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Effect of conservation farming practices on soil organic matter and stratification in a mono-cropping system of Northern China

By: Zhiqiang Zhang.
Contributor(s): Hongjun Qiang | Jin He | Hongwen Li | Wang, Q | Zhanyuan Lu | McHugh, A.
Material type: materialTypeLabelArticlePublisher: Netherlands) : Elsevier, 2016Subject(s): Soil types | Conservation tillage -- ChinaOnline resources: Access only for CIMMYT Staff In: Soil and Tillage Research v. 156, p. 173-181Summary: An arid environment under long-term traditional agriculture has resulted in serious environmental and agricultural problems on a number of fragile soils with distinguishing physical and chemical properties in Northern China. Conservation agriculture is an alternative sustainable agriculture management system, which contributes to conserving soil, water and fertility, while changing vertical distribution of soil organic matter (SOM). No-tillage with straw cover (NTSC) and traditional tillage with straw removal (TTSR) in four regions of northern China (Tailai, Wuchuan, Nailin, Yaodu) were investigated to determine how tillage and soil type affected SOM stratification. SOM content, total N (TN), soil water content (SWC) and soil bulk density (rd) in the 0–5, 5–15,15–30 and 30–40 cm layers and the time since implementation of tillage treatments were evaluated. The top layer (0–5 cm) and total SOM content were markedly improved by NTSC. The influence dramatically decreased with depth in all sites. SOM content increased during the first 10 years following NTSC implementation, but the rate of increase was reduced in subsequent years. There was high positive correlation between SOM and SWC, high positive correlation between SOM and TN, and high negative correlation between SOM and bulk density. Effects of conservation measures on SOM content were expressed by a stratification ratio. The stratification ratio of SOM, in most sites, under long-term NTSC were >2. These results from northern China, suggest that longterm no-tillage with straw cover significantly improved topsoil conditions and whole of soil profile SOM and this improvement was obvious in different layers.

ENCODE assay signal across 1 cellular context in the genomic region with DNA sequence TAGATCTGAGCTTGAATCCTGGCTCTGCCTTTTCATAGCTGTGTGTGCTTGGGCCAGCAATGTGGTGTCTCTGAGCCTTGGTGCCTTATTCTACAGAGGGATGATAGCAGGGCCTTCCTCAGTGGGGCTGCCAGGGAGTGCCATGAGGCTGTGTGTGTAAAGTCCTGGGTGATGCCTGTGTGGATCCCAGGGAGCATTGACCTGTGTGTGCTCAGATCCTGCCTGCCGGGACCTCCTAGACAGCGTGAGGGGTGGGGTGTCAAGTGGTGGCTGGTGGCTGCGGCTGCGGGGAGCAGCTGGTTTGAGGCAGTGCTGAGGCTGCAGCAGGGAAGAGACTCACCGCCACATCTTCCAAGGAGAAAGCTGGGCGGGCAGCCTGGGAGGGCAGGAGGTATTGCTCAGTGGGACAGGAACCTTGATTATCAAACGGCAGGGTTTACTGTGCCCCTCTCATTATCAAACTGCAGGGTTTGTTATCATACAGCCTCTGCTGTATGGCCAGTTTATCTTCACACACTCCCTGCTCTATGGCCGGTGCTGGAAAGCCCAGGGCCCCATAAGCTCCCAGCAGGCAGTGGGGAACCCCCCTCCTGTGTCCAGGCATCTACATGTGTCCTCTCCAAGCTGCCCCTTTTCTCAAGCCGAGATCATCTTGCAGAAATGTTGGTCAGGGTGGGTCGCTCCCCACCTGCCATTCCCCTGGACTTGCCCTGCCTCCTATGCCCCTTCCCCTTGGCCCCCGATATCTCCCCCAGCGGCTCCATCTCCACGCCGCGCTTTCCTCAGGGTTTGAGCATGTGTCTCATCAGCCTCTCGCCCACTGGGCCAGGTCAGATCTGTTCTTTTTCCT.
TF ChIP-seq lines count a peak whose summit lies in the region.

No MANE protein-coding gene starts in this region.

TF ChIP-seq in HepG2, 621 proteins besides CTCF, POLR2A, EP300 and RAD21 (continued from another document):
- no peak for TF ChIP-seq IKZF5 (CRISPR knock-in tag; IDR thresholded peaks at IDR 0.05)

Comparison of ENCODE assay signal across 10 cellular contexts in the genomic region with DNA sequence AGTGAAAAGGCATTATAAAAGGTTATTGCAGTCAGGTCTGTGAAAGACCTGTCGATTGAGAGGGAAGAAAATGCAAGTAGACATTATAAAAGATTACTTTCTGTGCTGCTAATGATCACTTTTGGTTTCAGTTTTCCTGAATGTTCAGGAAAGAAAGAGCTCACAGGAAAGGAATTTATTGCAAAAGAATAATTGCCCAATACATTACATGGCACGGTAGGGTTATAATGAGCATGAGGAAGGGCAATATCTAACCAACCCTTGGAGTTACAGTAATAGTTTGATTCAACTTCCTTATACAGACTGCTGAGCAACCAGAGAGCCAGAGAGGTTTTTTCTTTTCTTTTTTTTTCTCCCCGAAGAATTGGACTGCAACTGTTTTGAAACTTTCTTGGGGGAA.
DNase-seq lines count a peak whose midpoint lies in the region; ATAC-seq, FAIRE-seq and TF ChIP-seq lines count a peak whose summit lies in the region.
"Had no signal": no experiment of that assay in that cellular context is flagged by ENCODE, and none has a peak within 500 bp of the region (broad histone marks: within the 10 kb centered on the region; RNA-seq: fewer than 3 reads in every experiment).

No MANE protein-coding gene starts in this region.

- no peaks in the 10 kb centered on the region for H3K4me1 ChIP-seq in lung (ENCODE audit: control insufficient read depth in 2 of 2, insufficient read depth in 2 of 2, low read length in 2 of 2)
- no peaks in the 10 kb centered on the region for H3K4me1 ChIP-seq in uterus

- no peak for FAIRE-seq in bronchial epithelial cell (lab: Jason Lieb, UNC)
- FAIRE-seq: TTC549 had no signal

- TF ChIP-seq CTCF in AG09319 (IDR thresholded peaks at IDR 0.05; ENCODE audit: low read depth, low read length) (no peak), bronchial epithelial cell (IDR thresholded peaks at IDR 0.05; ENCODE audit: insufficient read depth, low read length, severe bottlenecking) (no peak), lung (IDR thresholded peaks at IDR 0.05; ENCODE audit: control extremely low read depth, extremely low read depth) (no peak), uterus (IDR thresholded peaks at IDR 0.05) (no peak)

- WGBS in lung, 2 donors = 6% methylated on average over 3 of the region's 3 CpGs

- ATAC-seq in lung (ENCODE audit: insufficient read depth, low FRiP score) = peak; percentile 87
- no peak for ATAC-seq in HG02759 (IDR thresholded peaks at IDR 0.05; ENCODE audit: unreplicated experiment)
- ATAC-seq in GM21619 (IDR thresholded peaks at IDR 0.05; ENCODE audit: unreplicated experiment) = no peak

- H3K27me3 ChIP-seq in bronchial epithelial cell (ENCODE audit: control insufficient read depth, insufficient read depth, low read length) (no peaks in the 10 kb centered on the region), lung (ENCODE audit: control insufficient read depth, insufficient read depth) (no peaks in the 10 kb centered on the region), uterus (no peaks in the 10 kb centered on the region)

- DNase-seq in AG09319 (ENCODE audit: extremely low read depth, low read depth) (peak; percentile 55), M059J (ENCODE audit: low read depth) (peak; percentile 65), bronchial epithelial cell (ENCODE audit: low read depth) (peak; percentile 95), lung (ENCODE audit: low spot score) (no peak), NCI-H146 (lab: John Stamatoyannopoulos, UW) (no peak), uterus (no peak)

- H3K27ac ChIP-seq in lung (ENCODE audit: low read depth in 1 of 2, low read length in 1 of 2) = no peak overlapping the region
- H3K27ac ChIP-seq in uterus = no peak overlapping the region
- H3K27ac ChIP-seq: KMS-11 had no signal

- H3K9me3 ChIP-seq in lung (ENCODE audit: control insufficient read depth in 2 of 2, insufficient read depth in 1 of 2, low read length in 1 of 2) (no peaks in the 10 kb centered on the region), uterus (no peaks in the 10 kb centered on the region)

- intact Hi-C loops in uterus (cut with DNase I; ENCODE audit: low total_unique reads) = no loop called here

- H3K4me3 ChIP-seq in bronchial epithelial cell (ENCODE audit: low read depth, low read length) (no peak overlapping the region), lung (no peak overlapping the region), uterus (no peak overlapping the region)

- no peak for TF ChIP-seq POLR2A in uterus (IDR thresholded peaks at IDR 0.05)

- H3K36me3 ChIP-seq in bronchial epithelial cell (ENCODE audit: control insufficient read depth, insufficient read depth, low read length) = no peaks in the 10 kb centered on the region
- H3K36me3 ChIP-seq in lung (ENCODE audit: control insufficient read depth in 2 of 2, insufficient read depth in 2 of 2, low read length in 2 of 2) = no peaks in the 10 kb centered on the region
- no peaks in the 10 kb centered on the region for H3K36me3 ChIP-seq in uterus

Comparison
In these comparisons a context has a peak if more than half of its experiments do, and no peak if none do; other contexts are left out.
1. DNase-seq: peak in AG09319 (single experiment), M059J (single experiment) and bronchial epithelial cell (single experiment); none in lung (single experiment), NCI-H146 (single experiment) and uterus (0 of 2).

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Article CIMMYT Knowledge Center: John Woolston Library

Lic. Jose Juan Caballero Flores

 

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An arid environment under long-term traditional agriculture has resulted in serious environmental and agricultural problems on a number of fragile soils with distinguishing physical and chemical properties in Northern China. Conservation agriculture is an alternative sustainable agriculture management system, which contributes to conserving soil, water and fertility, while changing vertical distribution of soil organic matter (SOM). No-tillage with straw cover (NTSC) and traditional tillage with straw removal (TTSR) in four regions of northern China (Tailai, Wuchuan, Nailin, Yaodu) were investigated to determine how tillage and soil type affected SOM stratification. SOM content, total N (TN), soil water content (SWC) and soil bulk density (rd) in the 0–5, 5–15,15–30 and 30–40 cm layers and the time since implementation of tillage treatments were evaluated. The top layer (0–5 cm) and total SOM content were markedly improved by NTSC. The influence dramatically decreased with depth in all sites. SOM content increased during the first 10 years following NTSC implementation, but the rate of increase was reduced in subsequent years. There was high positive correlation between SOM and SWC, high positive correlation between SOM and TN, and high negative correlation between SOM and bulk density. Effects of conservation measures on SOM content were expressed by a stratification ratio. The stratification ratio of SOM, in most sites, under long-term NTSC were >2. These results from northern China, suggest that longterm no-tillage with straw cover significantly improved topsoil conditions and whole of soil profile SOM and this improvement was obvious in different layers.

CCAFS

Conservation Agriculture Program

Text in english

CIMMYT Informa No. 1960

I1705363

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